• Criticality—Measure of public health and economic impacts of an attack.
  • Accessibility—Ability to physically access and egress from target.
  • Recuperability—Ability of system to recover from an attack.
  • Vulnerability—Ease of accomplishing attack.
  • Effect—Amount of direct loss from an attack as measured by loss in production.
  • Recognizability—Ease of identifying target.

In addition, the modified CARVER tool evaluates a seventh attribute, the combined health, economic and psychological impacts of an attack, or the shock attributes of a target. The CARVER system attempts to quantify risk by the assignment of specific numbers for specific conditions. It looks to products and food, facilities, and manufacturing processes. So valued is its methodology that the U.S. Food and Drug Administration (FDA) has developed and disseminated software that is downloadable on the web.  The CARVER ANALYSIS has reflected the critical nature and potential effect of an attack on the food being processed, so my security system will focus on the accessibility, vulnerability, and recuperability of the company and its facility.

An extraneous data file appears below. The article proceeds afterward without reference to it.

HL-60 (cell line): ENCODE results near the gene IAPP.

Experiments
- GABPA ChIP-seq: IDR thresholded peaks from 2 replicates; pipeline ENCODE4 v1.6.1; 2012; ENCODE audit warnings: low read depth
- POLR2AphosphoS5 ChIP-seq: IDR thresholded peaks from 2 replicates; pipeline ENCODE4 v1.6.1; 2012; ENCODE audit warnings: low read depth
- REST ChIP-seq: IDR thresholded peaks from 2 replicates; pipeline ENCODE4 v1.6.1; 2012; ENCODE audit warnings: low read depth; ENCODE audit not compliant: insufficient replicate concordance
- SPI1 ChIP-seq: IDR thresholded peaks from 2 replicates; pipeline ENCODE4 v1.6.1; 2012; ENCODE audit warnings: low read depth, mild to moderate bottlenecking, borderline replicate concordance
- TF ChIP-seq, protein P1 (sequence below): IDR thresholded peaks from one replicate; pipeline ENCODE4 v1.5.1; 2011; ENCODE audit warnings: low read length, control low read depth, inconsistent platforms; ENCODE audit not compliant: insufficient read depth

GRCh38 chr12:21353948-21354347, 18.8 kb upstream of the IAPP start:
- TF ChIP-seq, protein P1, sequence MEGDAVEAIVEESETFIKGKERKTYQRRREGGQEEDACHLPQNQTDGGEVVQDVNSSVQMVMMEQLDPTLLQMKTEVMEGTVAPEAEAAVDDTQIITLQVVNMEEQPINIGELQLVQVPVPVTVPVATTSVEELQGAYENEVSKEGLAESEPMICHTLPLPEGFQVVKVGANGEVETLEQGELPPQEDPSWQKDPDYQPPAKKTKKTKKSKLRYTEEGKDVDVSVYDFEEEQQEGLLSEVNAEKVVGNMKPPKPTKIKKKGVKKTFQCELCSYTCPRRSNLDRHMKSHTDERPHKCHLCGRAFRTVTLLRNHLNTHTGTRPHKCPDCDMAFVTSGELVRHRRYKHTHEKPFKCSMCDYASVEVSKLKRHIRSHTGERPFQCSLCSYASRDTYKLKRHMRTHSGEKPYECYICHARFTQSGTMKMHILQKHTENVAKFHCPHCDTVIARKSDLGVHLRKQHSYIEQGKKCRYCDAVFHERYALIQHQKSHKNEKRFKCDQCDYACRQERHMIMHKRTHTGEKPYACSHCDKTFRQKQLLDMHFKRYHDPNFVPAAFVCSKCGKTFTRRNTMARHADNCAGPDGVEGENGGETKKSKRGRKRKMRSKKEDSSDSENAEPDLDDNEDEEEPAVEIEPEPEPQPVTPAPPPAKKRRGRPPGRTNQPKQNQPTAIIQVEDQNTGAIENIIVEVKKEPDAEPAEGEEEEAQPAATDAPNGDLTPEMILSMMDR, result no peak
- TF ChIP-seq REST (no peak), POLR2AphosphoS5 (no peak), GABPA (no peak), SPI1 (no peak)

The vulnerability and accessibility to attack is mainly contingent on the physical security systems in place.   In designing proper physical security systems on the exterior of the site, I will follow the 5 D’s of outdoor physical security. (“The 5 D’s of Outdoor Perimeter Security”).  These five factors comprise the essence of a layered security plan, as they focus on a key objective for each specific perimeter, and layers the perimeters from outside the facility to inside the building.  The 5 D’s starting from the outside are Deter, Detect, Deny, Delay, and Defend.